[4]Heather Somerville, Judge approves $27 million driver settlement in Lyft lawsuit, Reuters, (March 16, 2017),

[5] Rani Mola, Uber drivers and other gig economy workers are earning half what they did five years ago, Recode (September 24, 2018),

[6]Christian Perea, Everyone Is Upset About New Surge and Prime Time. Should They Be?, The Rideshare Guy (June 6, 2018),

[7]JC, Uber Raising Prices – But Drivers Won’t Benefit, Ridester (November 10, 2018),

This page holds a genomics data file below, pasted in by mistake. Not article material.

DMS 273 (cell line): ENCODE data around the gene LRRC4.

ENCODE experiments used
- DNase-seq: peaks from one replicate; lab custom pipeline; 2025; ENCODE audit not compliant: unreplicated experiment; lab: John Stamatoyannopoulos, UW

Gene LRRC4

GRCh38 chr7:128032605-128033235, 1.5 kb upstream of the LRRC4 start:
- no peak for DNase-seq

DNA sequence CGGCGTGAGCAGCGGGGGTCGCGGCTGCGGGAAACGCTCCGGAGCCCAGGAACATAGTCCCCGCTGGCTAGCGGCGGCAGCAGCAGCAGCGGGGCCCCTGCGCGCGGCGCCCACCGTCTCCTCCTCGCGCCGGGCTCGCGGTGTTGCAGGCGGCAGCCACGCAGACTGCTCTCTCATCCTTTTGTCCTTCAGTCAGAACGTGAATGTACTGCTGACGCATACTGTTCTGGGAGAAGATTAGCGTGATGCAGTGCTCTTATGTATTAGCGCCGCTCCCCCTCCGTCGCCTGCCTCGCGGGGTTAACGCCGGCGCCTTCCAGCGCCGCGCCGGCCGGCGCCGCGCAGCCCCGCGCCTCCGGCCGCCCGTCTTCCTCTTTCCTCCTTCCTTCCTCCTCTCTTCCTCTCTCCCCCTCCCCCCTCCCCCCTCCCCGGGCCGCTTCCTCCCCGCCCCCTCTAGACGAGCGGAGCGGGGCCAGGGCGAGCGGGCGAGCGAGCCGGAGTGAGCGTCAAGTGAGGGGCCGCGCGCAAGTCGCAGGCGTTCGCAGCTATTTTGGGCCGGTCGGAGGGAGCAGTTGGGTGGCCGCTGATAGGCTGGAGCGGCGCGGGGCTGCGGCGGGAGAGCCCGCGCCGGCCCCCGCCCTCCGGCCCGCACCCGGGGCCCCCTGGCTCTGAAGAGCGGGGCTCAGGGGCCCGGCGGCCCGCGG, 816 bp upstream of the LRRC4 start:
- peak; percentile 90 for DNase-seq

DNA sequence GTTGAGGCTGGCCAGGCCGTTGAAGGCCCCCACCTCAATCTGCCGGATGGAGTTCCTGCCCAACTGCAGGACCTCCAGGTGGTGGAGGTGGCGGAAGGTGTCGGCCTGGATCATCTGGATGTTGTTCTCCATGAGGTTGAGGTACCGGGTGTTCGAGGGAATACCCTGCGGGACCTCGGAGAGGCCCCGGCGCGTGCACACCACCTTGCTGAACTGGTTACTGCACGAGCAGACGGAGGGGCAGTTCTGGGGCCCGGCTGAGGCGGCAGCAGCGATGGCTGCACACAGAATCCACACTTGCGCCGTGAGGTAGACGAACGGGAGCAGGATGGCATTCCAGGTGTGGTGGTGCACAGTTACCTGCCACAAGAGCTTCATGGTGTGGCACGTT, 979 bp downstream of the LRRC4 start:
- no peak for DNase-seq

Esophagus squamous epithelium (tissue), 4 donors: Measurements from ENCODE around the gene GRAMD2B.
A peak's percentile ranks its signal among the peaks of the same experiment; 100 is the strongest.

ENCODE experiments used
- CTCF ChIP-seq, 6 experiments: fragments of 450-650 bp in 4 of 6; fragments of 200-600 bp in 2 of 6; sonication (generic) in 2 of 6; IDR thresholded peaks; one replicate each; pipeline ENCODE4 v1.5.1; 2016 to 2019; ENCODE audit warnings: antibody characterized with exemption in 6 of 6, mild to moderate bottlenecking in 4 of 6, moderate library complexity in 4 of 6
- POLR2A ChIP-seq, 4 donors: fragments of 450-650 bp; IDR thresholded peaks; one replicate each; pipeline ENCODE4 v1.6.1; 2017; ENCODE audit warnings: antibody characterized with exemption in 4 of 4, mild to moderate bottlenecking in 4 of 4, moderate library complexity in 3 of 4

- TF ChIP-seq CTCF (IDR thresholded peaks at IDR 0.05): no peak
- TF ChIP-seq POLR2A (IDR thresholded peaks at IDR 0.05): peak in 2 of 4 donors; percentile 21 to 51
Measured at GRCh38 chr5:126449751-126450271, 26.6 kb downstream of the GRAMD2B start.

[8]Mayor de Blasio Signs For-Hire Vehicles Legislation, New York City Gov, (August 14, 2018),

[9]The New York City Council, INT 0890-2018 Introduction,

[10]The New York City Council, INT 0144-2018 Introduction,

[11]Allssa Walker, NYC’s Uber cap won’t solve the city’s traffic problem, Curbed New York, (August 9, 2018),

[12]Emma G. Fitzimmons, Uber Hit With Cap as New York City Takes Lead in Crackdown, The New York Times, (August 8, 2018),